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Senator Charles Sumner’s “The Prayer of One Hundred Thousand” Speech, February 9, 1864

Senator Charles Sumner of Massachusetts, a leading abolitionist, presented the first 100,000 signatures of the Women’s Loyal National League petition to the Senate on February 9, 1864. Calling it a prayer from the heart, he said, “They ask nothing less than universal emancipation; and this they ask directly at the hands of Congress.”

Rare Book and Special Collections Division, Library of Congress

Senator Charles Sumner’s “The Prayer of One Hundred Thousand” Speech, February 9, 1864

Petitioning for the Thirteenth Amendment

The Thirteenth Amendment, abolishing slavery, was the first amendment brought about by a public campaign. Antislavery petitions, such as the one the Women’s Loyal National League submitted to Congress in 1864 with 100,000 signatures, were instrumental. Senator Charles Sumner of Massachusetts presented that petition to Congress with a speech, “The Prayer of One Hundred Thousand,” which was published to solicit even more signatures.  The Thirteenth Amendment passed both houses of Congress, and the states ratified it in December 1865.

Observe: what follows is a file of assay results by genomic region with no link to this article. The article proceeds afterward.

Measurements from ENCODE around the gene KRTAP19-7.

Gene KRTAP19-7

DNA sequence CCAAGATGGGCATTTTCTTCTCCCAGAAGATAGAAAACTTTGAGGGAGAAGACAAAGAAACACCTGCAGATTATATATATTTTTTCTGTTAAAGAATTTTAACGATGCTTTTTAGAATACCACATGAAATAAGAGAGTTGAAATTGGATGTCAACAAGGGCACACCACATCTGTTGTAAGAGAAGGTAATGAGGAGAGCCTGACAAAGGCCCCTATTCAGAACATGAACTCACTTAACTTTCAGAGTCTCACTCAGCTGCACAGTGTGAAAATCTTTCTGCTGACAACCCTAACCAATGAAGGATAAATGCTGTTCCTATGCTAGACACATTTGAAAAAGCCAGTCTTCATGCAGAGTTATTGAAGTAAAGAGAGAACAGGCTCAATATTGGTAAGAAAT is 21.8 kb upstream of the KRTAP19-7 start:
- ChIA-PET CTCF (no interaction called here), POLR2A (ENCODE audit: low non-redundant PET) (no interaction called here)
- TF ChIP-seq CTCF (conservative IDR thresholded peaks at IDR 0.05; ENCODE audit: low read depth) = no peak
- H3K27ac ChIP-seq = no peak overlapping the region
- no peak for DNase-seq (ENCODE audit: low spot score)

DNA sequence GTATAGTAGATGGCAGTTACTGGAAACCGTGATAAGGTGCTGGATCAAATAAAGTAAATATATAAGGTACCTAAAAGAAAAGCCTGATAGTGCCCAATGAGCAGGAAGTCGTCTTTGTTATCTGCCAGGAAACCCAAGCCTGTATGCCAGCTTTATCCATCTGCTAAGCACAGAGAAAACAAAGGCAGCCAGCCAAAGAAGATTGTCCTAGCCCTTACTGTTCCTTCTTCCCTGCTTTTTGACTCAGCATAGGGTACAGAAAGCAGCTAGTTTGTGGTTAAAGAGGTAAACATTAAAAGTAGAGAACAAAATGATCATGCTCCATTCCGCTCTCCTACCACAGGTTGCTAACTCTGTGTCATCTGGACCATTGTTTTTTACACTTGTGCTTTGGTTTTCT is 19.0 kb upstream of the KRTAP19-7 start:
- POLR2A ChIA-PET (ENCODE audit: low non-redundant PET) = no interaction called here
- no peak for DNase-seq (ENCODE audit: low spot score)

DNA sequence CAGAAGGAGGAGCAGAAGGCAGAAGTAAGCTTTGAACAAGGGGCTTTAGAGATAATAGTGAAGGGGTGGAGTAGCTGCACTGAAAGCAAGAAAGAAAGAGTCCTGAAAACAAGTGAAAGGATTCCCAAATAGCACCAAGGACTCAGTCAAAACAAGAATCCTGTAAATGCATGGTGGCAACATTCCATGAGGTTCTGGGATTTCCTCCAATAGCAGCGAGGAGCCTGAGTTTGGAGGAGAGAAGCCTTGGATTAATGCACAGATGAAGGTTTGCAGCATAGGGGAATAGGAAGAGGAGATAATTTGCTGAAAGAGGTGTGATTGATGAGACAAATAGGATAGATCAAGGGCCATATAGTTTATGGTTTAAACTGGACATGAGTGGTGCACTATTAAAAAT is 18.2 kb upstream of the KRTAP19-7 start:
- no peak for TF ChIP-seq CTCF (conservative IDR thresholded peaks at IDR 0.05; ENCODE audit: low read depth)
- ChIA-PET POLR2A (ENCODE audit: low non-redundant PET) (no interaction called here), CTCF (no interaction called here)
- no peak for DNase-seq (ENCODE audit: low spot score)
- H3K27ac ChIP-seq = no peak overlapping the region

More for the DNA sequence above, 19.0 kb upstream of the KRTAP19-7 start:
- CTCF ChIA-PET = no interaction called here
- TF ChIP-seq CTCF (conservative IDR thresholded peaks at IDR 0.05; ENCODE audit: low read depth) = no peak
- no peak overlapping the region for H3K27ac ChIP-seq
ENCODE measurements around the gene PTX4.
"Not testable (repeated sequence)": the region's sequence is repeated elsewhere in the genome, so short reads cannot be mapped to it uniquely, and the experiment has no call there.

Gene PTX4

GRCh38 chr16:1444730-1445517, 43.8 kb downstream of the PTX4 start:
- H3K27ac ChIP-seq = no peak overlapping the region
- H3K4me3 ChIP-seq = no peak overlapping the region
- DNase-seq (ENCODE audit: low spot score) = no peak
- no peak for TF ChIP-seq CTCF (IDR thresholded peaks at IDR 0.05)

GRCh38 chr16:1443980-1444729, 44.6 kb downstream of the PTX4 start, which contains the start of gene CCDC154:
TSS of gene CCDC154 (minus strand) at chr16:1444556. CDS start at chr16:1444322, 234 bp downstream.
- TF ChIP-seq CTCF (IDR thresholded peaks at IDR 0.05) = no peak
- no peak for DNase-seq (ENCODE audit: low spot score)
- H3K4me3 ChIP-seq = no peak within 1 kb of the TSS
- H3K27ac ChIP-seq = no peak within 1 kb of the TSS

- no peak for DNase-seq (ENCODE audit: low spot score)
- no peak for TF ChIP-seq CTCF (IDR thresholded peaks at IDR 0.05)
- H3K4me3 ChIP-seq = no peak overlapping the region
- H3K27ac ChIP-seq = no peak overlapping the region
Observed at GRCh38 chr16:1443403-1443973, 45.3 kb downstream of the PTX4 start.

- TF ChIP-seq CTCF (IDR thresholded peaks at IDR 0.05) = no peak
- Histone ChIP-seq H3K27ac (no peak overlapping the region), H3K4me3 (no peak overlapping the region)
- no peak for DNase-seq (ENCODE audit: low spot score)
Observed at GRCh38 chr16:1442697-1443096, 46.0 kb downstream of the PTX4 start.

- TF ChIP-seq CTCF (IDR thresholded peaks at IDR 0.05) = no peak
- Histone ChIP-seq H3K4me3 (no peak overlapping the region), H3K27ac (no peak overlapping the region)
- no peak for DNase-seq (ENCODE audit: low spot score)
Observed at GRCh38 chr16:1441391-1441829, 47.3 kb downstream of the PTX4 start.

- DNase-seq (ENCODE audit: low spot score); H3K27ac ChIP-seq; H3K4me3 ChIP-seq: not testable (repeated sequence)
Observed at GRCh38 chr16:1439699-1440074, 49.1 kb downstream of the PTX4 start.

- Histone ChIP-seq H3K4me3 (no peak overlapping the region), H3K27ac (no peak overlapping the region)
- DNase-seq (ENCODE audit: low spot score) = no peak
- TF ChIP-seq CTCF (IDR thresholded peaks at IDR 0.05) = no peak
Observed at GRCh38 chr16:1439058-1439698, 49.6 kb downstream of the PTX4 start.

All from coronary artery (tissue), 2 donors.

The Undersigned,…earnestly pray that your Honorable Body will pass, at the earliest practicable day, an Act emancipating all persons of African descent held to involuntary service or labor in the United States

Women’s Emancipation Petition, 1864